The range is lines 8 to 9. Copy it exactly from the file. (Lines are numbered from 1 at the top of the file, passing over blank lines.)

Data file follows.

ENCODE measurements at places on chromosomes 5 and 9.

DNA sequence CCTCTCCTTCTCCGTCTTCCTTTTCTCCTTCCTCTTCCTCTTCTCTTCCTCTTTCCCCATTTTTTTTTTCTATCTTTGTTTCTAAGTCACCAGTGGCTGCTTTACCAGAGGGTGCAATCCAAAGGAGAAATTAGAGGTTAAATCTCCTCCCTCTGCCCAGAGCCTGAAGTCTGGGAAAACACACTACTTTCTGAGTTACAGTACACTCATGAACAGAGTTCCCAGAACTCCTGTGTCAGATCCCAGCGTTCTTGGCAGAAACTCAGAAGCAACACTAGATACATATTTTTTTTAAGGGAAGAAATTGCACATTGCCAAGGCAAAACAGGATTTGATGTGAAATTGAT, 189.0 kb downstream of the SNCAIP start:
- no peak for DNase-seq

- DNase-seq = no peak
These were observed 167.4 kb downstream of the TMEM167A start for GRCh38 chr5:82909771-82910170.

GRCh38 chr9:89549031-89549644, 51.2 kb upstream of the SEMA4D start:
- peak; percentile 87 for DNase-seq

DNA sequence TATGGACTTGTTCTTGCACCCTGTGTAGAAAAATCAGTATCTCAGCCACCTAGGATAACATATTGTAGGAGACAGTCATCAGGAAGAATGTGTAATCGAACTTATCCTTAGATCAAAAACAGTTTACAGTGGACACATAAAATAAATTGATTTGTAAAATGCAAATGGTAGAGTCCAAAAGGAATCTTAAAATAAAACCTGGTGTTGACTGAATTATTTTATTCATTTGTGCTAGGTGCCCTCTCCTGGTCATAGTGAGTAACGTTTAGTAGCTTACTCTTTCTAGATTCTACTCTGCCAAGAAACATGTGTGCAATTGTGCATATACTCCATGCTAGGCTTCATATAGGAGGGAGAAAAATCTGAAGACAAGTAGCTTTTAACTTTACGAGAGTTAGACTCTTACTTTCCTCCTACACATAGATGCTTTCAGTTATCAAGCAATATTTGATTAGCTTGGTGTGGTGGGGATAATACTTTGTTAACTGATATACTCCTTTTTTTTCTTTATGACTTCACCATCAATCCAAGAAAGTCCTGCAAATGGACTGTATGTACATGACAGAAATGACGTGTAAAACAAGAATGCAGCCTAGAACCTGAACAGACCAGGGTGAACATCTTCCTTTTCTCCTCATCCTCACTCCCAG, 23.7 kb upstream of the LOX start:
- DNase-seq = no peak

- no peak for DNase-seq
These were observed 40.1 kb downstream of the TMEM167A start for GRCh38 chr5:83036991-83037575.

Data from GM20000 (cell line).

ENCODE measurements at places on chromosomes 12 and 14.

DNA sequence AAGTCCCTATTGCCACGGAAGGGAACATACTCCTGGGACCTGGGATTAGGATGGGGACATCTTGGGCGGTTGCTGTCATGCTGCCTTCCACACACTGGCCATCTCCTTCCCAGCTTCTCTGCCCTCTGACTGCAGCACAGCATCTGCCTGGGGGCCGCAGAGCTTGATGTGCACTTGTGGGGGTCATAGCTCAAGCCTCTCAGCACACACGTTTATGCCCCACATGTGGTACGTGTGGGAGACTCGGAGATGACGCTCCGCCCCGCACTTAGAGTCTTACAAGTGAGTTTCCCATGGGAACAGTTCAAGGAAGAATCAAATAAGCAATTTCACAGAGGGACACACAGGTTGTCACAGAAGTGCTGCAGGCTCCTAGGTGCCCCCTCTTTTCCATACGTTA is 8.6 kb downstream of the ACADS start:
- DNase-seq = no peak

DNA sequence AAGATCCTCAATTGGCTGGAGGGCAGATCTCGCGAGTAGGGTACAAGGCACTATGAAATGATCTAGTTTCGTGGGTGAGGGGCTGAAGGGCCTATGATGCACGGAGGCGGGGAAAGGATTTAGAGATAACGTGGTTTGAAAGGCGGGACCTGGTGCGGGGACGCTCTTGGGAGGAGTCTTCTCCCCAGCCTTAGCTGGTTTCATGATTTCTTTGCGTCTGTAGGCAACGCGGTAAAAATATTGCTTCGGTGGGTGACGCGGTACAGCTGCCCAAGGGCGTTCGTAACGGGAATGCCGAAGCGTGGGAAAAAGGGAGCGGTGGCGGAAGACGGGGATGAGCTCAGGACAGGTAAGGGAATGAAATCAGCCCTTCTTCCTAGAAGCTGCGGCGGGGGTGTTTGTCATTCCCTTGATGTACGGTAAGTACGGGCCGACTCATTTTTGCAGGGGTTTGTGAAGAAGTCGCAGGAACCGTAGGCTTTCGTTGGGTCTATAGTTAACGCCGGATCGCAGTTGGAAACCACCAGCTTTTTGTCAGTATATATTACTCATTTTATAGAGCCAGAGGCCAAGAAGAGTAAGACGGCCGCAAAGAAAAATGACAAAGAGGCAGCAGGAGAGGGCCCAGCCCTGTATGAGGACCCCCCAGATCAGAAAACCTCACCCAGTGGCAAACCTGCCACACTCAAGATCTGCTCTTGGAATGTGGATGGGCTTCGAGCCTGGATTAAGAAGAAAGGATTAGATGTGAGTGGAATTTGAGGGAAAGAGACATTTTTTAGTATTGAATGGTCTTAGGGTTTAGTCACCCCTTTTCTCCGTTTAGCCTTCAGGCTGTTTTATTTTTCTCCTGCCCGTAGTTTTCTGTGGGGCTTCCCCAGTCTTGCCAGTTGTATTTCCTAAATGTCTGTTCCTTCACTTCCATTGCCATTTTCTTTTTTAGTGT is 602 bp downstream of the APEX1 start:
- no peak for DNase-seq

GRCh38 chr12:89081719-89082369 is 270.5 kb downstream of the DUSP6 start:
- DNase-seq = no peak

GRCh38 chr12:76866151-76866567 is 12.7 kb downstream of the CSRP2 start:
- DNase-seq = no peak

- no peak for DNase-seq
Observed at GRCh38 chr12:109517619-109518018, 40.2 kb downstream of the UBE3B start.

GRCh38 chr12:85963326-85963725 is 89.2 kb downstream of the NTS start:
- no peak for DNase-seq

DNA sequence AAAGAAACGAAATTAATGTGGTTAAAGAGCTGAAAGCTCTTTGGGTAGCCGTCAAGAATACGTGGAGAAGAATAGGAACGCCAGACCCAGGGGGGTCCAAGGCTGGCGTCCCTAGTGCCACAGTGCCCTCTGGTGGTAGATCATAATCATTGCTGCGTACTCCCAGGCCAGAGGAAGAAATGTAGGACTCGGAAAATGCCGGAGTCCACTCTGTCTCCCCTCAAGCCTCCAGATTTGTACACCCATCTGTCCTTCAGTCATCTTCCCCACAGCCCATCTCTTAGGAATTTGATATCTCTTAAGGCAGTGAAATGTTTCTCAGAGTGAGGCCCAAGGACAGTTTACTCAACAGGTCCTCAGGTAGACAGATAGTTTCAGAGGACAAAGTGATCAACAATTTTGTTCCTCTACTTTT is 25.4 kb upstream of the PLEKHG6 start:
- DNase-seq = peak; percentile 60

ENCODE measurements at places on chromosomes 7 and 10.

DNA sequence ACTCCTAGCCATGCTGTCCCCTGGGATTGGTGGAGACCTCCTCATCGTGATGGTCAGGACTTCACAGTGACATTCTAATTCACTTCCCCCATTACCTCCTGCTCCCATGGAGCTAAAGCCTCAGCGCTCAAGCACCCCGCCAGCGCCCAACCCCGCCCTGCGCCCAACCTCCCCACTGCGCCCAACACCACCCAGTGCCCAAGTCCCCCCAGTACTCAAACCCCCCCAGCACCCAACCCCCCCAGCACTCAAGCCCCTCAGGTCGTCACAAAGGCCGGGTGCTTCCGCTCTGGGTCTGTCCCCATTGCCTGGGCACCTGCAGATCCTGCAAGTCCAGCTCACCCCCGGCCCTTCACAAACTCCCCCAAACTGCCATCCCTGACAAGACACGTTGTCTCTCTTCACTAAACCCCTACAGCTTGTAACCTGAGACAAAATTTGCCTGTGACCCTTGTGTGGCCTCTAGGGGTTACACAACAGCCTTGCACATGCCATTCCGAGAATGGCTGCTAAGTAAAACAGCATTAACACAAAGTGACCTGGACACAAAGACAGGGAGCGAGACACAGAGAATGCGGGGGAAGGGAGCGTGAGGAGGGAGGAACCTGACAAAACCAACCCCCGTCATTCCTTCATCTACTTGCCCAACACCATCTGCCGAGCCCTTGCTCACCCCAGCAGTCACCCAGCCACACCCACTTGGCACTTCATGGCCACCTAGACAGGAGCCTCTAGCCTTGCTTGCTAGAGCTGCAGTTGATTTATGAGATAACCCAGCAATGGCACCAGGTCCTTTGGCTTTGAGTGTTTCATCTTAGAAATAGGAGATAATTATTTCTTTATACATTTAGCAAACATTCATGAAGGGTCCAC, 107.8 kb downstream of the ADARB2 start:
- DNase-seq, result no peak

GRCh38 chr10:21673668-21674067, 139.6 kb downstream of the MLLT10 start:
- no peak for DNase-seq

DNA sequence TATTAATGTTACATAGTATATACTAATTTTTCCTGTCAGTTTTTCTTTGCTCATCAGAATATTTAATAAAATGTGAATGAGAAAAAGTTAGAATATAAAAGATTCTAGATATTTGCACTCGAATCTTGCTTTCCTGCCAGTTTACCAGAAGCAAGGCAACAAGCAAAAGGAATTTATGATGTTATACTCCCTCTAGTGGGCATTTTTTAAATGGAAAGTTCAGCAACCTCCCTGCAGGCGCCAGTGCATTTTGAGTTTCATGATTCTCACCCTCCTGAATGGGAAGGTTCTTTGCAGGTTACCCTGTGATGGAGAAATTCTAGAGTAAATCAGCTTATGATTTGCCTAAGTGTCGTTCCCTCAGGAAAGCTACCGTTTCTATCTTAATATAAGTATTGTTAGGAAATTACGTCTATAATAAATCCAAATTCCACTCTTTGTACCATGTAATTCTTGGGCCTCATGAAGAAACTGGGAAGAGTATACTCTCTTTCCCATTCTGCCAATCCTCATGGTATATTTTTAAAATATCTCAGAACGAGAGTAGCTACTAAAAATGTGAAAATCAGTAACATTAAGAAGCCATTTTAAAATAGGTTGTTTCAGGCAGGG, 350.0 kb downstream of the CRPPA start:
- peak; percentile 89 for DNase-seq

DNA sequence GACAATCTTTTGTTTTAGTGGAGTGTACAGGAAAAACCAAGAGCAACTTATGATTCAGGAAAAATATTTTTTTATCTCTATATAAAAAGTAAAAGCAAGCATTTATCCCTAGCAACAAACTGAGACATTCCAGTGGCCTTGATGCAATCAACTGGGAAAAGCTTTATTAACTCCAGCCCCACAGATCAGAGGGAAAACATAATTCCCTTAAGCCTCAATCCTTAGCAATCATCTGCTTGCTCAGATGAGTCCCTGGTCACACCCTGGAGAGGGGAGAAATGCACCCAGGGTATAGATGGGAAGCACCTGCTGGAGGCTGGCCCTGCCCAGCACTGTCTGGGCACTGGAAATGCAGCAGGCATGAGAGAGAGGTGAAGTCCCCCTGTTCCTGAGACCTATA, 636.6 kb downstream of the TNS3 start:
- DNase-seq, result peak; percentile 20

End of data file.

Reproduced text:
DNA sequence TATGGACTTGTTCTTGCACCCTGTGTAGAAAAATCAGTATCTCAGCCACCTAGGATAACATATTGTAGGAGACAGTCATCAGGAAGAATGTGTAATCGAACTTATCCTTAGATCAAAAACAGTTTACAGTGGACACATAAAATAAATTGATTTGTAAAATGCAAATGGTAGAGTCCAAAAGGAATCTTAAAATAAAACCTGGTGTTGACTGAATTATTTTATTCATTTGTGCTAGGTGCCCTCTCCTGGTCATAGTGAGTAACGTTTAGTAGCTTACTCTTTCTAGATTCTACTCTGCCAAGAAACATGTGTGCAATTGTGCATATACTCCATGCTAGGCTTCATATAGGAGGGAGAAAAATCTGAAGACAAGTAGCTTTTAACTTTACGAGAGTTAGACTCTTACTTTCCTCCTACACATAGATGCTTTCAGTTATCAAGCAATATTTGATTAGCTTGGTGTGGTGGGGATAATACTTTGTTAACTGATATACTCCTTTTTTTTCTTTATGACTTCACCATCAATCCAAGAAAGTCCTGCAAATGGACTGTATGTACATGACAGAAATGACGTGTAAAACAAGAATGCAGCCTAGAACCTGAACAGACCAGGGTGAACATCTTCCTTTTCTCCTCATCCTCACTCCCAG, 23.7 kb upstream of the LOX start:
- DNase-seq = no peak